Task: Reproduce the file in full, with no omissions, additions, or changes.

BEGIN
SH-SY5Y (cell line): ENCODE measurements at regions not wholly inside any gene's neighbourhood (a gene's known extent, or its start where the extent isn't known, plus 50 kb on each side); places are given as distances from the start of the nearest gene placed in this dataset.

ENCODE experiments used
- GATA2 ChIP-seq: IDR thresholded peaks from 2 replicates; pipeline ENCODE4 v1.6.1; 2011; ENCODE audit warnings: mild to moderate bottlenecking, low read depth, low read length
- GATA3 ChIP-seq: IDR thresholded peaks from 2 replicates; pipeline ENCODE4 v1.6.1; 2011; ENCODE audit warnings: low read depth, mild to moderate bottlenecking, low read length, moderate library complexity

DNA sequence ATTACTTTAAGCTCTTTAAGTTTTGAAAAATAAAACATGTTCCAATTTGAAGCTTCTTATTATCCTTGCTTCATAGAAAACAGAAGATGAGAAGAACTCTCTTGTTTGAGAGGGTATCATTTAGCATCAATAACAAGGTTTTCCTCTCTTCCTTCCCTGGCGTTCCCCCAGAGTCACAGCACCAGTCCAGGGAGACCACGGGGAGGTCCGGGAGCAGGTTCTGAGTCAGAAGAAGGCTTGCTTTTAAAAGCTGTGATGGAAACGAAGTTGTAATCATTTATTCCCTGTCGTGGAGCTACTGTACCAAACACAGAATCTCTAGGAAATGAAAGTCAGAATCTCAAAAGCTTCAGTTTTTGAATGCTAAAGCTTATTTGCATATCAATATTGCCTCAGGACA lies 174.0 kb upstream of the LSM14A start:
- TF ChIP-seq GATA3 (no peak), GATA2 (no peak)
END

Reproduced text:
SH-SY5Y (cell line): ENCODE measurements at regions not wholly inside any gene's neighbourhood (a gene's known extent, or its start where the extent isn't known, plus 50 kb on each side); places are given as distances from the start of the nearest gene placed in this dataset.

ENCODE experiments used
- GATA2 ChIP-seq: IDR thresholded peaks from 2 replicates; pipeline ENCODE4 v1.6.1; 2011; ENCODE audit warnings: mild to moderate bottlenecking, low read depth, low read length
- GATA3 ChIP-seq: IDR thresholded peaks from 2 replicates; pipeline ENCODE4 v1.6.1; 2011; ENCODE audit warnings: low read depth, mild to moderate bottlenecking, low read length, moderate library complexity

DNA sequence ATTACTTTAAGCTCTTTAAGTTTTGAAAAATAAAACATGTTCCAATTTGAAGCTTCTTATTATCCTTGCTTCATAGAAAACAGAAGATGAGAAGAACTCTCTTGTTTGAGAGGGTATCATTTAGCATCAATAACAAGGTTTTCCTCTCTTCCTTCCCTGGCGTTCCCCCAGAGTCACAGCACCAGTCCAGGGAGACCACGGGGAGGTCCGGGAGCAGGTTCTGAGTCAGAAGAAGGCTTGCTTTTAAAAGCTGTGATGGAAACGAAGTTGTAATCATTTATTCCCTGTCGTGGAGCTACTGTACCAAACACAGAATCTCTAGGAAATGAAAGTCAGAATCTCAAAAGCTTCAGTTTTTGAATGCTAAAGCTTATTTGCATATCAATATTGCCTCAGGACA lies 174.0 kb upstream of the LSM14A start:
- TF ChIP-seq GATA3 (no peak), GATA2 (no peak)